Planned server outage – 9th May

The Operations Working Group are in the process of planning some hardware moves as a result of maintenance at our primary datacentre. The plans are subject to change, but these moves are expected to take place on Monday 9th May (a week from today), and this will mean a period of read only operation lasting for up to 24 hours (into Tuesday).

The read-only period will mean the OpenStreetMap website and map is still available, but no map editing will be possible during this time.

The ‘2016 May server maintenance’ wiki page has some more technical details, and will be updated with more precise timing information as the plans are finialised in the coming days.

We’re putting out this announcement to give some advanced notice, but we appreciate some people will be wanting to know more about the exact timings of the read-only period. Please have patience. The Operations Working Group are busy making plans, and will aim to firm things up in the coming days.

Target reached – Thank you!

Today we’ve reached our fund-raising target: £56,000 !

thank-you-restaurantosm.org/go/ZUfMByg0Z

The Operations Working Group set out their detailed plans for the server upgrades they’d like to do: A big new database server, new tile servers and an imagery server. Thanks to your generosity, we now have the funds in place to make that a reality.

This has been our largest fund-raising target, but given the scale, reach and impact of OpenStreetMap, £56,000 is a small amount of money. For the thousands of data consumers, and millions of map end-users viewing OpenStreetMap, or the mega-corporations our maps are compared against. Don’t we deserve more? Lots of interesting discussions around this topic, but I will just say for now… Yes we do! And of course you’re very welcome to donate more:  donate.openstreetmap.org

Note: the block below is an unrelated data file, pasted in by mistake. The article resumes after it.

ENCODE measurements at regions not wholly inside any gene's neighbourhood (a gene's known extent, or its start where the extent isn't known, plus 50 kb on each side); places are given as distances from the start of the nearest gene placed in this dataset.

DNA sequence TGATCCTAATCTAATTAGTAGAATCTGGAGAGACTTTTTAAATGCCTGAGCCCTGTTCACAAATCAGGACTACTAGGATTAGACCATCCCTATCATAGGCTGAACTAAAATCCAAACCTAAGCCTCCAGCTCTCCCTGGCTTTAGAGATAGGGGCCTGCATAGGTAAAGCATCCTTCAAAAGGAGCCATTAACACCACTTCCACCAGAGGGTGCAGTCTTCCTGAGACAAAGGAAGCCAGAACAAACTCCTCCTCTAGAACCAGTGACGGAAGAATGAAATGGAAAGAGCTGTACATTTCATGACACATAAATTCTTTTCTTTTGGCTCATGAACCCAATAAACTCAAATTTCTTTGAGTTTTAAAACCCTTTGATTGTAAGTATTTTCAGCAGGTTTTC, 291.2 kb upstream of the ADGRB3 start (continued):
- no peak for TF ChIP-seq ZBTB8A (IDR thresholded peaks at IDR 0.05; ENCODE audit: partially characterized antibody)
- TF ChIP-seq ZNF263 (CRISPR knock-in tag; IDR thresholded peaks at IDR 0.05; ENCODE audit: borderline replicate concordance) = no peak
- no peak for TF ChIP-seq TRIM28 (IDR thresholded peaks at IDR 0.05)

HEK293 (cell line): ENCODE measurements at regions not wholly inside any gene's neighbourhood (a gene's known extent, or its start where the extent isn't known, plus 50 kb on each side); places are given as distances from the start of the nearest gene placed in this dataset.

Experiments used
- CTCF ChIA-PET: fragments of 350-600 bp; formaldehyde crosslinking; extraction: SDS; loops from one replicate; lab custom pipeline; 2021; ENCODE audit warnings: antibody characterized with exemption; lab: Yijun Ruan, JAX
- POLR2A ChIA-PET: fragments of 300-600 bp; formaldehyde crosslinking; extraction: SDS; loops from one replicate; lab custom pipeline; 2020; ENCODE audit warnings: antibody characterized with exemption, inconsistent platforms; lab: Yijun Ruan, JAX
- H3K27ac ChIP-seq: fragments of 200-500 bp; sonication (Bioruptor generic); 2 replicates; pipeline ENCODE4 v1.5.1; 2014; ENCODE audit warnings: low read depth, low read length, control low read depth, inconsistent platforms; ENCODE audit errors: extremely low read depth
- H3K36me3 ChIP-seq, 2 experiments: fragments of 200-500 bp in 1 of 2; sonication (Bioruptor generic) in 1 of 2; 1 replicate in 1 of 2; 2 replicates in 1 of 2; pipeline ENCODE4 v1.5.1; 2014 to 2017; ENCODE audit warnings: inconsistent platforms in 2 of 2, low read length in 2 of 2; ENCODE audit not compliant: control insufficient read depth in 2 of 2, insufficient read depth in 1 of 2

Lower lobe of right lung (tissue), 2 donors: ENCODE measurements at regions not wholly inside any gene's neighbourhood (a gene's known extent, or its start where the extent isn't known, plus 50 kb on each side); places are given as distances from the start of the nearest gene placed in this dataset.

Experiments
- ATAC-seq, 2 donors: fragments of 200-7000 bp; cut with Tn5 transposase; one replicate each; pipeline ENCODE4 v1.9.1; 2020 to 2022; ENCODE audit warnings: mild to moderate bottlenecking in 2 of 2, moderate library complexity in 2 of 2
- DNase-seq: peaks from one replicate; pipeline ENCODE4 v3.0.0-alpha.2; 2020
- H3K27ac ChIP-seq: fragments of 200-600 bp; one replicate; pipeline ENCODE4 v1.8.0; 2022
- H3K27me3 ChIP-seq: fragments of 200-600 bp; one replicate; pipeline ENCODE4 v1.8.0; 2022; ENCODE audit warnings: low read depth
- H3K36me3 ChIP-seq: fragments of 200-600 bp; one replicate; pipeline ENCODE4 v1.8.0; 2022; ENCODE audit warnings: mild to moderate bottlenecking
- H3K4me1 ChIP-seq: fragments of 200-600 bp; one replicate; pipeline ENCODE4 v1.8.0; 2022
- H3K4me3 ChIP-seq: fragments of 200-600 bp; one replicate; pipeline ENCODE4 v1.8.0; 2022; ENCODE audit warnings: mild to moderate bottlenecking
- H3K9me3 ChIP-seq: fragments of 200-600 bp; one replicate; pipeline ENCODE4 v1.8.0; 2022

The OpenStreetMap Foundation remains open for donations. If you have ideas on how to get more recognition and big donations for OpenStreetMap, this is always welcome too!

For now though, we want to say a big Thank You again to Mapzen and Mapbox who made big donations to kick things off, to various other organisations who made donations to support us, and to all the individuals (more than 1200 of them!) who generously chose to put their personal money towards the OpenStreetMap cause.

OpenStreetMap tile CDN continues to grow

Since the last additions to our OpenStreetMap tile serving network in December, there has been a lot more server set-up going on.

osm-cdn-2015-03The German tile cache server tabaluga is now retired and is no longer serving tiles. This may sound like bad news, but quite the opposite! Tabaluga has been replaced with a new server, katie, which has taken over its job.
The new tile cache server katie is still located in Falkenstein, Germany, and still hosted by Hetzner.

More good news: There are two tile cache servers in Germany now!
The second tile cache server, konqi, is located in Jena, Germany, hosted by EUserv.

The Russian tile cache server gorynych just had a memory and SSD upgrade, and with this it can deliver even more content.

There is another new server in Hungary. With this Hungary becomes one of 12 countries hosting OSM CDN servers.

Tile cache server sarkany is located in Budapest, Hungary, hosted by szerverem.hu.

With all of these, the CDN (Content Delivery Network) server count comes to 16 active servers.

Tabaluga was running, thanks to Freerk Ohling, at Hetzner since May 2013, and served its last tiles in January. Freerk approached us back in April 2013 to suggest we implement EDNS client subnet support (implemented in December 2014) and to offer us a sponsored tile cache server. Now he has also kindly sponsored new tile cache servers in Germany.

Tabaluga primarily served traffic to visitors from Germany. Approximately 56 million map tiles per day. (avg 652/sec, peaking at 1245/sec). Serving close to 1TB of data per day. It was the highest traffic OSM tile cache server.

OpenStreetMap tiles are free for everyone to use, but should be used with moderation. If you are a high traffic site you should look at switch2osm.org to find out how to use the data and keep the tiles available for everyone.